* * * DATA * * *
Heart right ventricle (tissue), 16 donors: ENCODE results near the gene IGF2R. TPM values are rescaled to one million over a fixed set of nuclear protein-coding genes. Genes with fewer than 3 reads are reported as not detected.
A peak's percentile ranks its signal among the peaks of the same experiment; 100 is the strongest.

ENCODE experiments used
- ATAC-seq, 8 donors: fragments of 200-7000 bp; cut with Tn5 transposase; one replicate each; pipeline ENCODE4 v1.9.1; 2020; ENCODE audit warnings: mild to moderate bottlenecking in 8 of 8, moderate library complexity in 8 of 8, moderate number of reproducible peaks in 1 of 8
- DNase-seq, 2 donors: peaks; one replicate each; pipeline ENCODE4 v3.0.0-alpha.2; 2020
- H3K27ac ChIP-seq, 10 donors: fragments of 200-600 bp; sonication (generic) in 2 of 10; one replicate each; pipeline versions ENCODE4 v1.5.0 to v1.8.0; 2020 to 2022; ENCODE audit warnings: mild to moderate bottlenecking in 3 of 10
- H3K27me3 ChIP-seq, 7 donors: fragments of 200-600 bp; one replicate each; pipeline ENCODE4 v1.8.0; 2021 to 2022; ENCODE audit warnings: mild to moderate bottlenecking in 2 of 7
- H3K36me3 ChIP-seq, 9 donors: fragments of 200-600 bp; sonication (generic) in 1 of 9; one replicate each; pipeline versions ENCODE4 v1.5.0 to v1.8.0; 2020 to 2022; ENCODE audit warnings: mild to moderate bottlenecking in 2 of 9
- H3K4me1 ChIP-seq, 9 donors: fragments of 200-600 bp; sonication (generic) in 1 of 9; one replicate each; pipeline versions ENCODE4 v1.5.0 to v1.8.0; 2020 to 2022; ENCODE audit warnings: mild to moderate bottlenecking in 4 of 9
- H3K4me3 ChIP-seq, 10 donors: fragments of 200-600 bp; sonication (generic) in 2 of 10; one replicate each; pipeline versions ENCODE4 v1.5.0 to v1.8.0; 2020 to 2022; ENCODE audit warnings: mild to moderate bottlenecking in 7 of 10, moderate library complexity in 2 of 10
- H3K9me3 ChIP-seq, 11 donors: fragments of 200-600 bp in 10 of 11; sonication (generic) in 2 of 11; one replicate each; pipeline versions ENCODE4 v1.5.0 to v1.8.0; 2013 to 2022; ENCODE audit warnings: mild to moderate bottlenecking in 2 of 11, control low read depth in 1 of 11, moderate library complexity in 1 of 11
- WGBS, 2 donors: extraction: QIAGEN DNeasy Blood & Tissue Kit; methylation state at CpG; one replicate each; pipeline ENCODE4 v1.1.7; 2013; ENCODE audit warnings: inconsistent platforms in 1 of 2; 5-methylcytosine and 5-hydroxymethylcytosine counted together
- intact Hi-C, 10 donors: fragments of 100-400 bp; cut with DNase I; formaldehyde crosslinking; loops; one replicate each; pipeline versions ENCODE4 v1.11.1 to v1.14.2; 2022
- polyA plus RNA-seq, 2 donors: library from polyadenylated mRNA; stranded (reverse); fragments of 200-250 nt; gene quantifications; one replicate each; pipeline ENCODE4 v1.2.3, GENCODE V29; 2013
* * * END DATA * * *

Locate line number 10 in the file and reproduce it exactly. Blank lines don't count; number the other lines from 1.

- H3K4me3 ChIP-seq, 10 donors: fragments of 200-600 bp; sonication (generic) in 2 of 10; one replicate each; pipeline versions ENCODE4 v1.5.0 to v1.8.0; 2020 to 2022; ENCODE audit warnings: mild to moderate bottlenecking in 7 of 10, moderate library complexity in 2 of 10